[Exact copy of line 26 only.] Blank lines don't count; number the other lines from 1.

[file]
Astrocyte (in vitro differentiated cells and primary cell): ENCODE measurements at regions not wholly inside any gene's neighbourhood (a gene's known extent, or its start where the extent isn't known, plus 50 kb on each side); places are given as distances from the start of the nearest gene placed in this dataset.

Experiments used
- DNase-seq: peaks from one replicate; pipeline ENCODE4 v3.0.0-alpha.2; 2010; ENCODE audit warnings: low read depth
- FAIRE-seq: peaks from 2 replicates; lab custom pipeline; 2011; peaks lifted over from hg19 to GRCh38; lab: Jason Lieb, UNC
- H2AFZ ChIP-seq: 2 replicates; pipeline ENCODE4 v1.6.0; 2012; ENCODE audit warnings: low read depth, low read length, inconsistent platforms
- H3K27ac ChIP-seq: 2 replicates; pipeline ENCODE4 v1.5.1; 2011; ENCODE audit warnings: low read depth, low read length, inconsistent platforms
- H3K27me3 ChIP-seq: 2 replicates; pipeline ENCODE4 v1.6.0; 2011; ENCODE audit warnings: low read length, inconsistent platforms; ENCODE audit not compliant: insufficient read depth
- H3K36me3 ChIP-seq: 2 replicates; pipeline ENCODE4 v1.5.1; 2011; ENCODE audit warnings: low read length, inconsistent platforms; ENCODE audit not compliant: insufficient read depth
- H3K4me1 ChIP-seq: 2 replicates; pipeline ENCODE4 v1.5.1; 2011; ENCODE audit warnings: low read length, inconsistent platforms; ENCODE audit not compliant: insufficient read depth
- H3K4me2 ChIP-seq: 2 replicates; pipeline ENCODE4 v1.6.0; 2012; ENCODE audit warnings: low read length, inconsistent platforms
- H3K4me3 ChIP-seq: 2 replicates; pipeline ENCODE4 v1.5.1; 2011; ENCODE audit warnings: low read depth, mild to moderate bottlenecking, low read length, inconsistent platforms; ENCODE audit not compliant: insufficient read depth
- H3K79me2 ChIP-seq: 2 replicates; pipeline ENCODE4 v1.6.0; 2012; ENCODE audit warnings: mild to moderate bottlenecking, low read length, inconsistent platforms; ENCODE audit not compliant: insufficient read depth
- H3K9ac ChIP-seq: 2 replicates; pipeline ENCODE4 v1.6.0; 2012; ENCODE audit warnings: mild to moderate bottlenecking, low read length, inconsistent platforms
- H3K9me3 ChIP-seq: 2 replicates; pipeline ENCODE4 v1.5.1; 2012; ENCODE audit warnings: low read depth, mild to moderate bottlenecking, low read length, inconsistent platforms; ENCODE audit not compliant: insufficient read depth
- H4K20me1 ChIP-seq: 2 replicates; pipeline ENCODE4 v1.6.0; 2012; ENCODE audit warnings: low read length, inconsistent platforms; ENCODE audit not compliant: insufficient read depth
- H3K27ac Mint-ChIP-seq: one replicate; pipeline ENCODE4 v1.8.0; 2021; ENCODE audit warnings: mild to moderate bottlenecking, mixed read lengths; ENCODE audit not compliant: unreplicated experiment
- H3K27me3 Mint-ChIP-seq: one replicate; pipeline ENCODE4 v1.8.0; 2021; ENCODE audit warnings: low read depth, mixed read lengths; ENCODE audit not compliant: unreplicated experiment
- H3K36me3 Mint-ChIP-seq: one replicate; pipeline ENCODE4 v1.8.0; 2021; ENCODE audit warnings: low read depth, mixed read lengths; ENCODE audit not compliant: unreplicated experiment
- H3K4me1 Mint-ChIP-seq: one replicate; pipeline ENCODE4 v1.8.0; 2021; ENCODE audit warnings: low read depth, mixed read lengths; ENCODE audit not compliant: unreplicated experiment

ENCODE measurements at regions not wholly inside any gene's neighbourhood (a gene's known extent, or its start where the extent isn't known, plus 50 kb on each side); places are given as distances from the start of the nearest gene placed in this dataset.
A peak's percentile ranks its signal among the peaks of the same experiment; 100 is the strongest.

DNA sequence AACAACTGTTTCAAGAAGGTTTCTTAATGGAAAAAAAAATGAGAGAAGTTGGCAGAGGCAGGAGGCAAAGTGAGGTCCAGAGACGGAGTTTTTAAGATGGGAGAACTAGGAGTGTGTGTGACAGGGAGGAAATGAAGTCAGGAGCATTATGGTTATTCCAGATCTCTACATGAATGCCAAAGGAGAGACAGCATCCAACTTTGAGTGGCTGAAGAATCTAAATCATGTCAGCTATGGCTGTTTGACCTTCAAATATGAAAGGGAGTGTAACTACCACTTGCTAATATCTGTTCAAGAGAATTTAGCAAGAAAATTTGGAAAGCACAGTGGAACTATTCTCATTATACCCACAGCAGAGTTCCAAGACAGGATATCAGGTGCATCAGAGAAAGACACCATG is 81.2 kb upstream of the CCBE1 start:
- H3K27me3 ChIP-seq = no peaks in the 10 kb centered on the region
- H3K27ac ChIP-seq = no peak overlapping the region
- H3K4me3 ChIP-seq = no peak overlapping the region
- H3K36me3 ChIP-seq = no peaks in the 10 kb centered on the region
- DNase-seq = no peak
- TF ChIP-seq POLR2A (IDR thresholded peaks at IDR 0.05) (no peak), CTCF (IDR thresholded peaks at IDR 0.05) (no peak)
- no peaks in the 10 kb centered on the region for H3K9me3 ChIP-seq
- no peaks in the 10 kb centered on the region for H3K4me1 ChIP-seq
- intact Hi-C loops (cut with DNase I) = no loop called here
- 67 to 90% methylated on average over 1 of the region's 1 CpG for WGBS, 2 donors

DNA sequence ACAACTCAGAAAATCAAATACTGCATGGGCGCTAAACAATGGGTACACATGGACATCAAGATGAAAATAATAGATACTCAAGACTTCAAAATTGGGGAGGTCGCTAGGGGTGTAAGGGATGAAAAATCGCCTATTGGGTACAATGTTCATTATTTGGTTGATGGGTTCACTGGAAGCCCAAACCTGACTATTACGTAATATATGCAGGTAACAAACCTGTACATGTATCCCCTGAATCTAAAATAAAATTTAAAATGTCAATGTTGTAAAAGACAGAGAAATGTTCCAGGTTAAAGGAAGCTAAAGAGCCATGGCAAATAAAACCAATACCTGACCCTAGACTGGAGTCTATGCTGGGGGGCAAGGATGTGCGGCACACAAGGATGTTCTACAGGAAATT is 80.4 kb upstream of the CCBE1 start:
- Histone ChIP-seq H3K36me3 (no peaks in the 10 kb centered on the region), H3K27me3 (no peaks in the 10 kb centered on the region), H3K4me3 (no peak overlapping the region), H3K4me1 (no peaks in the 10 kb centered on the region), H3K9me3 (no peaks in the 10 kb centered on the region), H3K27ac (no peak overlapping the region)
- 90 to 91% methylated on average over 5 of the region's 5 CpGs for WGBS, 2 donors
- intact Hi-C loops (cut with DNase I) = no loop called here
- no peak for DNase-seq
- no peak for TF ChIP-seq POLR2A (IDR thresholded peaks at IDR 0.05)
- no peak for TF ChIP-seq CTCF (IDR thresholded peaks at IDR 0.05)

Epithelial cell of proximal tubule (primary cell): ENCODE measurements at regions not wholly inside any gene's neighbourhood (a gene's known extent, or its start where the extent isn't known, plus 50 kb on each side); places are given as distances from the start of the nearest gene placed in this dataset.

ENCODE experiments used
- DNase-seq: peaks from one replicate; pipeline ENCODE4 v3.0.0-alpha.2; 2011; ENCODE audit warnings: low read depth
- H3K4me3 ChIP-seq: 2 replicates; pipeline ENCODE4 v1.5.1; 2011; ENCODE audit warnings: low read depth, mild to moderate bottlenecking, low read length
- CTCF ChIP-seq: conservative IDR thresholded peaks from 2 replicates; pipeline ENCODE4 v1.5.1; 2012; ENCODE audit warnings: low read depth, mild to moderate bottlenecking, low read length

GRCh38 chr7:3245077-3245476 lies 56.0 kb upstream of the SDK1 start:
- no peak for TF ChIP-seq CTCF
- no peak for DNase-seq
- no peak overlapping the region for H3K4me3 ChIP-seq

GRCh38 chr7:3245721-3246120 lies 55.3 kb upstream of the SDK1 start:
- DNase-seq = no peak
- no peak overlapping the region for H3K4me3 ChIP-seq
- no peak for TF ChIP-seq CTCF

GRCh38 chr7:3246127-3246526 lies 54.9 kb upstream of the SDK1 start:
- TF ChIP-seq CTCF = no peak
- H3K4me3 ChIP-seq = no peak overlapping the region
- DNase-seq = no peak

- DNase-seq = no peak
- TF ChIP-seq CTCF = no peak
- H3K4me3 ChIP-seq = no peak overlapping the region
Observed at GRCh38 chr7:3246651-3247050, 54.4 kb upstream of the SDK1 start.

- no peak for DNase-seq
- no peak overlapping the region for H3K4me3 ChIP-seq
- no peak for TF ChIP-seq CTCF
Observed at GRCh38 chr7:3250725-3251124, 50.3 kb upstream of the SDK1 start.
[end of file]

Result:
- H3K36me3 ChIP-seq = no peaks in the 10 kb centered on the region